Once you have added your public key run the following in the SSH prompt:

ssh -T git@github.com  

You should receive a personalised message and it should include "You've successfully authenticated".

The first piece of software we will be installing is quick2wire GPIO Admin. This allows us to use the GPIO pins from our NodeJS application without having to run the application with root privileges.

To install quick2wire GPIO Admin run the following statements in the SSH:

mkdir ~/tools && cd ~/tools  
git clone git@github.com:quick2wire/quick2wire-gpio-admin.git  
cd quick2wire-gpio-admin  
make  
sudo make install  
sudo adduser pi gpio  

This will, create a tools directory, pull the source code for GPIO Admin from Github, builds and installs the software and adds our pi user to the gpio group of users which have permission to access the GPIO pins.

Now disconnect from the SSH session and reconnect again to ensure that the correct permissions get applied.

To test whether everything is working so far we can run the following commands:

gpio-admin export 17  
echo out > /sys/devices/virtual/gpio/gpio17/direction  
echo 1 > /sys/devices/virtual/gpio/gpio17/value  

If everything is well the LED should now light up! To turn the LED off again run the following commands:

echo 0 > /sys/devices/virtual/gpio/gpio17/value  
gpio-admin unexport 17  

Woooo!

Let's code!

Hope you got some awesome nerd chills from that; I know I did the first time I did that. So let's do that in code now!

You should have the base project setup from last article so we'll carry on with that as we already have it setup to deploy on the pi.

Now some of the NodeJS packages we'll be using will have native addon modules as to enable us to use them we need to install a handy tool called node-gyp.

Installation is simple just run the following on the PI:

npm install -g node-gyp  

This might take a bit of time so make yourself a cuppa or say hello to me on twitter @efexen.

Now that's done we'll move to work on our development machine. First we'll install a lovely little package onoff. onoff allows us to easily turn the GPIO pins on the Pi on or off (I see what they did there...) from your NodeJS code!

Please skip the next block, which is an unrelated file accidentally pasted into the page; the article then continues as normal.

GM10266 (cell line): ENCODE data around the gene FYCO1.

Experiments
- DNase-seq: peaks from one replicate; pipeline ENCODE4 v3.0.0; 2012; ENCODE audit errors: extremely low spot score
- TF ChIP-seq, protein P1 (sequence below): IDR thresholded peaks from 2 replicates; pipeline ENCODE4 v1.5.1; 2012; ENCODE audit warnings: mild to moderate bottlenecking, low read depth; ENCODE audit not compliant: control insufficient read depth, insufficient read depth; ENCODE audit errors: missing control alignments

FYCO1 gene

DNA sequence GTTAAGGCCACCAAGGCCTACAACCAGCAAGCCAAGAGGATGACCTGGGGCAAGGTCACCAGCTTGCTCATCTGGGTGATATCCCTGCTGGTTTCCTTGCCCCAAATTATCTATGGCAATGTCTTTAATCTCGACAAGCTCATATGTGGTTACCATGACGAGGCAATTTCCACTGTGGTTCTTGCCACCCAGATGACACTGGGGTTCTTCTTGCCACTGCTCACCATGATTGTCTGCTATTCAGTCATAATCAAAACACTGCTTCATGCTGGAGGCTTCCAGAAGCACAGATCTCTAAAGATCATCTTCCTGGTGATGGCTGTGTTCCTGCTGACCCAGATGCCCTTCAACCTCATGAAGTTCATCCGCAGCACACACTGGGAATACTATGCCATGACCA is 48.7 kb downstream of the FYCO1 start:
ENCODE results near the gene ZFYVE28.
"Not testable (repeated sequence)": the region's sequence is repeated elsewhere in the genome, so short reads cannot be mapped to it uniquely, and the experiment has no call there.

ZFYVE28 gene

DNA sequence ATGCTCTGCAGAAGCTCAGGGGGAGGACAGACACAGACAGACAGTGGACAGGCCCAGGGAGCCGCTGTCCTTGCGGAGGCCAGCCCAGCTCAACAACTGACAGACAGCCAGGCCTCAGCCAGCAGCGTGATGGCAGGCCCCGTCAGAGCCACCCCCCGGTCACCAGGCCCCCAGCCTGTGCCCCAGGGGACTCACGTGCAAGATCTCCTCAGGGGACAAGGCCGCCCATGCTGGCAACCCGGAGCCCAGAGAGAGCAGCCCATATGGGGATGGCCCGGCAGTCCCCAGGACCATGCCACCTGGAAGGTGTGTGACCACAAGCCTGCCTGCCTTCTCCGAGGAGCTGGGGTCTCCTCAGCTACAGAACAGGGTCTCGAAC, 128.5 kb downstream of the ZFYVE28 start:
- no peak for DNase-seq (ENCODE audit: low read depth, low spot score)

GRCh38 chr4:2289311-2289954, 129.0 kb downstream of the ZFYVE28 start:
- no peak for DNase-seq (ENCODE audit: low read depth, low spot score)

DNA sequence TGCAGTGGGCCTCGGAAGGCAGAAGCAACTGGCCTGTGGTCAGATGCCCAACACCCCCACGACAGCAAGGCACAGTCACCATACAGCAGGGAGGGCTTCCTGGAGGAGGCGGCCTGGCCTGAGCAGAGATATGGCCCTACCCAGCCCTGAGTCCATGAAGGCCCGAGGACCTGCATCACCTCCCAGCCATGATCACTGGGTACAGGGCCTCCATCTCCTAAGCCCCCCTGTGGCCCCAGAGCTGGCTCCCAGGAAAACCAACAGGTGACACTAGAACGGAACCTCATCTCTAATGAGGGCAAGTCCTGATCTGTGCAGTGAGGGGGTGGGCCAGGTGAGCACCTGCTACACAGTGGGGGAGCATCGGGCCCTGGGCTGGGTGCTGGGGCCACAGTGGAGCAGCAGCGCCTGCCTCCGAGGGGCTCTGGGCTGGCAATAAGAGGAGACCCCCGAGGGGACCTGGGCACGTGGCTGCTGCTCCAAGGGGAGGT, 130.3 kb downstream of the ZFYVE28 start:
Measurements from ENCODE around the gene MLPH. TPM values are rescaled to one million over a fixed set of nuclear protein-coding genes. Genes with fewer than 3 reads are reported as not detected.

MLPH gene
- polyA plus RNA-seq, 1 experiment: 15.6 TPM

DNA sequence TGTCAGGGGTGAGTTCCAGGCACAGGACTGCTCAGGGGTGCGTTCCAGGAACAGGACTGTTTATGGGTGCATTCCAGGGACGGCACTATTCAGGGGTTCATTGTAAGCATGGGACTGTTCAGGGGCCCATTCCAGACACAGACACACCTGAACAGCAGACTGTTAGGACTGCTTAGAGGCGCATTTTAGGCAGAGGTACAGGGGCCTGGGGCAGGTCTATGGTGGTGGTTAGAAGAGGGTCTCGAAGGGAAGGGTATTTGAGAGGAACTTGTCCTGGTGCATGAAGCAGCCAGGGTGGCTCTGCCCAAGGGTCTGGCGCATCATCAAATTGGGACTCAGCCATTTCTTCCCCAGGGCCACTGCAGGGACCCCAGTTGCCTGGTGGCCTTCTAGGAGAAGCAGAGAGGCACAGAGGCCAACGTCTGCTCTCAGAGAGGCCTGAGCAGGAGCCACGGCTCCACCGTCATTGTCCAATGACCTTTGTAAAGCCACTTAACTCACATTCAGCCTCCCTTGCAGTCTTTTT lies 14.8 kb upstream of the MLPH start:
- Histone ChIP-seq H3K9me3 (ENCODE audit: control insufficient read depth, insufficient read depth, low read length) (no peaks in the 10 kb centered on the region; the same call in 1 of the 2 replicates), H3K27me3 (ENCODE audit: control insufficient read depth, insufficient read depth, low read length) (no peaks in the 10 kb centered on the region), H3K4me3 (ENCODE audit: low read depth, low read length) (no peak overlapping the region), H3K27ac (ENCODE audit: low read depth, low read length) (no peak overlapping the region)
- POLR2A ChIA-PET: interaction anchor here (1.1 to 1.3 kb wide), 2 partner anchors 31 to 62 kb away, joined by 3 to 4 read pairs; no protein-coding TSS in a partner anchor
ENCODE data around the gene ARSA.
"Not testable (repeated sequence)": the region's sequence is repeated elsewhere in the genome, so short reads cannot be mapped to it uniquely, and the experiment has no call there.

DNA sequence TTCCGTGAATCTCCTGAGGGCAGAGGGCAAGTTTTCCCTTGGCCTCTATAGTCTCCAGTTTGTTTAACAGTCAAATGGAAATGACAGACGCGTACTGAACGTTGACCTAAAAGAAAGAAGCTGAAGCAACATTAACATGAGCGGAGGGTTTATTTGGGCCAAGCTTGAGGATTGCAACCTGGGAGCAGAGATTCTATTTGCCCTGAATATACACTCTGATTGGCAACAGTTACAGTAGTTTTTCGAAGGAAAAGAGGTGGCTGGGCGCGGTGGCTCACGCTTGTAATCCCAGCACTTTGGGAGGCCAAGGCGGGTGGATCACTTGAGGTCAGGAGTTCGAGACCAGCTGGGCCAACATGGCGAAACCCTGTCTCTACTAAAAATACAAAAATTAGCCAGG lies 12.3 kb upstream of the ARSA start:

Navigate to the folder where you created the project last time and run:

npm install onoff --save  

Next we need to add the node_modules folder to our .gitignore file, we need to do this as some of the native modules built on your development machine won't be compatible with the Pi and should be built on the Pi instead.

To do this we can just edit the .gitignore file at the root of the project folder. If this file doesn't exist just create it and add the following line:

node_modules/  

Next let's write our index.js file:

var http = require('http');  
var url = require('url');  
var Gpio = require('onoff').Gpio;

var led = new Gpio(17, 'out');

http.createServer(function (req, res) {

  res.writeHead(200, {'Content-Type': 'text/html'});
  var command = url.parse(req.url).pathname.slice(1);
  switch(command) {
    case "on":
      led.writeSync(1);
      res.end("It's ON");
      break;
    case "off":
      led.writeSync(0);
      res.end("It's OFF");
      break;
    default:
      res.end('Hello? yes, this is pi!');
  }

}).listen(1337);

Let's break it down:

var http = require('http');  
var url = require('url');  
var Gpio = require('onoff').Gpio;  

This loads the HTTP module and URL module of NodeJS and the onoff module.

var led = new Gpio(17, 'out');  

This creates the Gpio object to represent our LED located at pin 17 and it should be an output as we want to either turn it on or off rather than reading values from it.

http.createServer(function (req, res) {  

This creates our HTTP server and creates a callback function that will be called whenever the server receives a request.

res.writeHead(200, {'Content-Type': 'text/html'});  

This writes status code 200 (OK) to the response and sets the Content-Type header to text/html advising the connecting client to expect HTML response. This will be handy later on if we want to return HTML such as a link to turn the led on or off.

var command = url.parse(req.url).pathname.slice(1);  

This uses the URL module of the NodeJS to parse the requested url to it's components, we take the pathname component which is anything after the host and port. Finally we call slice(1) on this which drops the first character.

What we are left with is the last part of the URL in our variable so for instance:

Requesting: http://192.168.1.90:1337/on has the pathname of "/on", if we then slice off the first character we are left with "on", likewise if we request: http://192.168.1.90:1337/off the command will be "off".